‘Everyday places have become killing fields’: Biden calls for ban on assault weapons and gun purchase age to be raised to 21


US President Joe Biden has called for Congress to ban assault weapons, expand background checks and bring in a number of other gun control measures.

Speaking from the White House after a number of recent mass shootings, Mr Biden asked how many more deaths would be needed to force change.

He said “too many everyday places have become killing fields”, adding: “For God’s sake, how much more carnage are we willing to accept?”

Among the changes Mr Biden has called for are:

• Tougher background checks
• A ban on assault weapons and high-capacity magazine
• Raising the minimum age to purchase guns to 21
• Repealing the liability shield that protects gun manufacturers from being sued for violence perpetrated by people carrying their weapons

And he described opposition to debating changes to gun control legislation from Senate Republicans as “unconscionable”, saying: “We can’t fail the American people again.”

“This time we have to take the time to do something.

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“I know how hard it is, but I’ll never give up and if Congress fails, I believe this time a majority of the American people won’t give up either.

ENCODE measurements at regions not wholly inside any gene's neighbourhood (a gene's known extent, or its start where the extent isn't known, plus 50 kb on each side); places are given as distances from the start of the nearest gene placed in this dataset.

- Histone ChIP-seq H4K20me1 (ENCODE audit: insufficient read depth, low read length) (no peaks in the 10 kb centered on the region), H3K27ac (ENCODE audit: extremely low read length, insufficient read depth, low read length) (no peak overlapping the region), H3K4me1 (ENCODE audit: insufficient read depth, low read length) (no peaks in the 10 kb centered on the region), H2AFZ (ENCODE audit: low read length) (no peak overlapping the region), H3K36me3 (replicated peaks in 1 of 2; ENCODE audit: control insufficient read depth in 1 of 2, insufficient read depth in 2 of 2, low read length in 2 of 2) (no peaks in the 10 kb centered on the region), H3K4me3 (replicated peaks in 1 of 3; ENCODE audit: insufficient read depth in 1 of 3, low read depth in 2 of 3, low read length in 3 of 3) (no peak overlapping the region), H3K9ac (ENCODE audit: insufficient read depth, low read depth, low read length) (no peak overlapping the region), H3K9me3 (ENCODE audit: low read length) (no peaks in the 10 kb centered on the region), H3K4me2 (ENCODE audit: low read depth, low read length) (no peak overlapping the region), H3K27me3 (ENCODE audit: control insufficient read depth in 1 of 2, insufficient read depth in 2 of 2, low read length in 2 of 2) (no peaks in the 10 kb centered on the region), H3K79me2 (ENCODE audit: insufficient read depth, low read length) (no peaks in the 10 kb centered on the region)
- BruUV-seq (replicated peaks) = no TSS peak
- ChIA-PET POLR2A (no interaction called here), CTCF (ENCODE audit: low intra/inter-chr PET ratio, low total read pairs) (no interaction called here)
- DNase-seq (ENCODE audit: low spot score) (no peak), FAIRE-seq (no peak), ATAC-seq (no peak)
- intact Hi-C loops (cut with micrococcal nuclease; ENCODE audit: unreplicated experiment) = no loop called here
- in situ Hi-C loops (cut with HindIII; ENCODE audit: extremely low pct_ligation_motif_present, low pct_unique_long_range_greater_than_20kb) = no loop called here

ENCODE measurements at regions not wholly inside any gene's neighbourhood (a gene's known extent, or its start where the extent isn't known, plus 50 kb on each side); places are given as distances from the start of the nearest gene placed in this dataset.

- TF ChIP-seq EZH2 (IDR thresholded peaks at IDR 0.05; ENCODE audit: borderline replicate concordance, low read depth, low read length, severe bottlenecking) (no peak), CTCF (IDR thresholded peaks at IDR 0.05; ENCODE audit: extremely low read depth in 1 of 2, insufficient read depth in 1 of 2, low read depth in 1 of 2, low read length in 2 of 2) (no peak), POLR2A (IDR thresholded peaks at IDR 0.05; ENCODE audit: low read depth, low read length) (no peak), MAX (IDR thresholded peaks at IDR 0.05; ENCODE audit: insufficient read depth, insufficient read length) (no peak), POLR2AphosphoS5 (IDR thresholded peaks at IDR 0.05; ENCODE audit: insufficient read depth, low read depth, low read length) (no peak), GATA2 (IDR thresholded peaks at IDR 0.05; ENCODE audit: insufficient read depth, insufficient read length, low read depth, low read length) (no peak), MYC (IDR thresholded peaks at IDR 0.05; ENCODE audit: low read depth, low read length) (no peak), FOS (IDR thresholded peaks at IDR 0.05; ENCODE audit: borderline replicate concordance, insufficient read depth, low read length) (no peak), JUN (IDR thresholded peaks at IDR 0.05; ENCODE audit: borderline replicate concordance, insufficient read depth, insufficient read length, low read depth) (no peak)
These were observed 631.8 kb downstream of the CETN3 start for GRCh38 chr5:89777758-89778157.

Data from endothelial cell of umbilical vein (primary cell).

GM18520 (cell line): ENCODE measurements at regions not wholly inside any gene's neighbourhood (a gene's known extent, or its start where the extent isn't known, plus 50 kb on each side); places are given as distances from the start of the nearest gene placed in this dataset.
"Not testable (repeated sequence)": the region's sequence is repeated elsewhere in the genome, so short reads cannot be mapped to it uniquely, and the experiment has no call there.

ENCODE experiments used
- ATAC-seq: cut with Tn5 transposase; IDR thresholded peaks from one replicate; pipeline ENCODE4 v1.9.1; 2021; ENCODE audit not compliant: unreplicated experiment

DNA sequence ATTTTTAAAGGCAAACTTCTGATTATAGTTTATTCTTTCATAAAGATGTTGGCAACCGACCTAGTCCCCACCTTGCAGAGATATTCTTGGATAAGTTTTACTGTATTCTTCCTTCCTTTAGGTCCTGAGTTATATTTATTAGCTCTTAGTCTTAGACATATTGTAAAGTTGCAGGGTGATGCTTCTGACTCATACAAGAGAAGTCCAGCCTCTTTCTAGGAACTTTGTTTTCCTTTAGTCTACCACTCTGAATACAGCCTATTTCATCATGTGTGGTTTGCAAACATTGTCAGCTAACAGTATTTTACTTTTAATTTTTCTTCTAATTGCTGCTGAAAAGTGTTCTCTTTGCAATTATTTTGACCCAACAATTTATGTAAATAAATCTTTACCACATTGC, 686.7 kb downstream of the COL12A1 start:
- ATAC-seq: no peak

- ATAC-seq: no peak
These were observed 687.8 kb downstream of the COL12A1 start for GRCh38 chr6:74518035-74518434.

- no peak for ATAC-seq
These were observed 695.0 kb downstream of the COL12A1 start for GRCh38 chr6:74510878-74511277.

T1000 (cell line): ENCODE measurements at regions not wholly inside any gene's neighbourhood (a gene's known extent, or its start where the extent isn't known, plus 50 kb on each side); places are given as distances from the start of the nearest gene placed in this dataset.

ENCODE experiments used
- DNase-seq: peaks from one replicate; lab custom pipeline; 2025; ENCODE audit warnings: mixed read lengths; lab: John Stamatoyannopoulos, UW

“I believe the majority of you will act to turn your outrage into making this issue central to your vote.”

It comes after 19 children and two teachers were shot dead at Robb Elementary School in Uvalde, Texas; 10 people were killed in a shooting at a supermarket in Buffalo, New York; and four people were killed at a medical building in Oklahoma – all in recent days.

The US has a higher rate of gun deaths than any other wealthy nation, with more than 18,000 people dying from gun violence in 2022 (including in homicide and suicide), according to the Gun Violence Archive.

The UK, Canada, and Australia all passed strict gun laws after mass shootings in their countries, but the US – despite many more massacres – has struggled to pass such legislation.

A committee in the US House of Representatives is working on a bill that would toughen national gun laws, but it has little chance of passing the Senate.

The Senate is split – 50 Democrats, and 50 Republicans – and a law must have 60 votes to overcome the filibuster, which means that a new law needs bipartisan support.

The powerful gun lobby also backs many of the politicians who oppose gun control legislation.

Christian Heyne, vice president for policy at Brady, a gun violence prevention group, said: “The only room in America where you can’t find more than 60% support for universal background checks is on the floor of the US Senate.”

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